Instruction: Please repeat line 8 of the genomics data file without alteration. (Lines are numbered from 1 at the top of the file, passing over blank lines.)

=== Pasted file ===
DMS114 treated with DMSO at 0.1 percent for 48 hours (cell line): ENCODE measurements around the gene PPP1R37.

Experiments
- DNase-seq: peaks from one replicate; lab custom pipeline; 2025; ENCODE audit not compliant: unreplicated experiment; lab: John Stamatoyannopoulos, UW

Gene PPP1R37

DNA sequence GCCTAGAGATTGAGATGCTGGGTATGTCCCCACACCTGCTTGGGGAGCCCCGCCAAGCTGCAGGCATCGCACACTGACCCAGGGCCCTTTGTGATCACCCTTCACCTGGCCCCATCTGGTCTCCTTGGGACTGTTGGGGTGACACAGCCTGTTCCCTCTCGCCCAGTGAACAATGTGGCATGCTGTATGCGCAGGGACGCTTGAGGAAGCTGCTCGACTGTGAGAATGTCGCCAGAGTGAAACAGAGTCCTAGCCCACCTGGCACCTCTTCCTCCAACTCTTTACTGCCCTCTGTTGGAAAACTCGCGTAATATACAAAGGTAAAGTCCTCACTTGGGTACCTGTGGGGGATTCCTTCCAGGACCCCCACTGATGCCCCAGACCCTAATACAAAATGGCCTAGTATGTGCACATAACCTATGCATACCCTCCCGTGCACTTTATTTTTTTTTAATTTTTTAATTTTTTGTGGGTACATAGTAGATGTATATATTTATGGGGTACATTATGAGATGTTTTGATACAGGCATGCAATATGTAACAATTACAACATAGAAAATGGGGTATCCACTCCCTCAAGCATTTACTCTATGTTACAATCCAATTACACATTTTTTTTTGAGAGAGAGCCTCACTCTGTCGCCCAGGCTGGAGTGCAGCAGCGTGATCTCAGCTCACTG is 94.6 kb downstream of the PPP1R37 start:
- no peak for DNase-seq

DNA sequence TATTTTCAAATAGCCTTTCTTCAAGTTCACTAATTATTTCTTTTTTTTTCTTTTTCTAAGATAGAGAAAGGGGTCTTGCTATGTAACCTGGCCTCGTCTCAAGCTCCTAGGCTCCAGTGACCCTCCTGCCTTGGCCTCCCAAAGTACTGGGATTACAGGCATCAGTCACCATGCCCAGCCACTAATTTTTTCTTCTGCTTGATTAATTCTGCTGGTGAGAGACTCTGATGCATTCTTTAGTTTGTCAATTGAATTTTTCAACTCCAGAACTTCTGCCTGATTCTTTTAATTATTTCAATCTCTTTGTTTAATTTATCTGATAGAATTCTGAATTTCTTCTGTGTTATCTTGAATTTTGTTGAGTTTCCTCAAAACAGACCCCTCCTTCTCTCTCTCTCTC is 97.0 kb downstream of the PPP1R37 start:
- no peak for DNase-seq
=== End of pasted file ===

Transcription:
- no peak for DNase-seq